Elder David O. McKay said ... In cases of cohabitation by men with their wives, when that relation was entered into before the [Wilford Woodruff] Manifesto, he felt that they should be upheld in it and were upheld by the better classes of the entire nation, at least they condoned it and under the circumstances we should do so. Also the Church had been true to its pledges in the matter of Church influence in politics. Freedom of speech was guaranteed by the Constitution and the Church had been true in secular matters as the evidence will prove. Elder Nephi L. Morris said he was in doubt as to the best manner to handle the matter. The local interest concerns us most. To a degree he thought that the Church was guilty of political duplicity, if not as a Church, at least the people had been. We do not want to lose our power in temporal and business affairs and privileges. In his judgment the Church had been guilty of duplicity internally, saying one thing to the world and meaning another. It was done in the interpretation of the Manifesto, and it is a sad thing that members of the Church have believed and do now believe that duplicity has been used. We should vindicate the Church if possible. ... We should get down on the foundation of truth and correct the misstatements in the treatment of our history, doctrines, etc. We could correct this and also with truth deny the responsibility for new plural marriages, that there was such a thing as an oath of disloyalty. President [Joseph F.] Smith in his declaration at the April conference in 1904, must be sustained and his position confirmed. We should explain the reason for unlawful cohabitation if we can. The nation tried to stop the stream by closing the flood-gates'a most unnatural thing to do'with the result that the stream overflowed The only way to do in the matter of cohabitation was to wait until the stream dried of itself, or in other words, in the course of a few years the old polygamists will have passed beyond. ... In regard to the Manifesto, many of the members of the Church had not voted for it and did not sustain it and could we say that they had broken their pledge if they had not accepted that document? In answer to this question brother Roberts said: When the Church accepts a document presented as was the Manifest by the Authorities, it is binding on all, even though some do not vote for it. The majority in Church government as in civil government, rules, and their decision should be considered binding on all alike. ... Elder Joseph F[ielding]. Smith Jr. expressed his views. ... He maintained that the Church had been true to its promise in regard to plural marriage and also in regard to the union of Church and State. ... When Statehood was granted there was no opposition to polygamists holding office in the State. Many of them were in the Constitutional Convention whose president was a polygamist and an Apostle. But times have changed and now it is looked upon as a sin for any polygamist to hold office in the state, and many even among our own people were loudest in their opposition to this and to the holding of political office by officials of the Church. These things originated with our enemies but many of our people are falling in line. It has even gone so far that the leading brethren, the Presidency and Apostles, are not supposed to have an opinion regarding political matters much less express them, but should confine themselves to spiritual advice. The speaker [i.e., Joseph Fielding Smith] felt that they had the right to advise and act in the welfare of the members of the Church even in temporal things; but that they had attempted to coerce the members, or to interfere with their free political agency was not true. ... Elder B. H. Roberts felt that the idea that the Manifesto was merely advice could not be held.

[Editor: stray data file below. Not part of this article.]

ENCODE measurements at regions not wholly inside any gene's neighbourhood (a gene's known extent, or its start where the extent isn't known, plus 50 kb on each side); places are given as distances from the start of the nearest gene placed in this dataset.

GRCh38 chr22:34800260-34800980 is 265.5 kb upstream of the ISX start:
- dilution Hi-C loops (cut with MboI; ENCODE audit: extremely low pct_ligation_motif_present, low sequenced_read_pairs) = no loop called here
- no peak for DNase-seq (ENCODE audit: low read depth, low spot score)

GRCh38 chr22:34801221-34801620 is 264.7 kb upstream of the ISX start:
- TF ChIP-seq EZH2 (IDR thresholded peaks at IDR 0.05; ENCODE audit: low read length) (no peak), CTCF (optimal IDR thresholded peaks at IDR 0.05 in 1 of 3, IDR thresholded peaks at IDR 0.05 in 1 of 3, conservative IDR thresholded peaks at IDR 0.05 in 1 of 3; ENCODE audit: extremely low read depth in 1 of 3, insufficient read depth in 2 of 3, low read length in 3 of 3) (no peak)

President Smith had said it was the law of the Church and we must stand by it. If we do not do so, our foundation of truth that some of the brethren contended for was gone. If we make that interpretation we will prove that we have been guilty of duplicity. We cannot put the Church on that ground. Elder LeGrand Young looked at it in a different light. Presidents Smith and Lyman came out in their testimony in Washington and stated that they were violating the law of the land and also of God. The Mormon people were shocked to hear this. They knew it was not true. Missionaries have to meet this and it is hard to do. We don't believe it for it is not a true condition. The Manifesto intended to stop plural marriages, but not cohabitation with wives taken before that time. The interpretation of President Woodruff cannot be given to the Manifesto according to the plain reading of the words.... Elder Nephi L. Morris thought the interpretation of President Woodruff on the Manifesto was not mandatory as it had never been presented to the Church for their vote. With this LeGrand Young [a]greed. Elder Orson F. Whitney said that he appreciated the difficulties confronting us, but we had to do one of two things. First, return to President Smith and say we could do nothing or, Second, do something. He wished the Presidency and Apostles could have been present during the discussion. It was the unanimous wish, he believed, of the brethren to accomplish what they were called to do. He was in favor without further argument or remarks of going to work. He was satisfied that President Smith was inspired when he asked that something be done.
[1907 Committee, Minutes, as quoted in Minutes of the Apostles of The Church of Jesus Christ of Latter-day Saints, 1835-1951, Electronic Edition, 2015]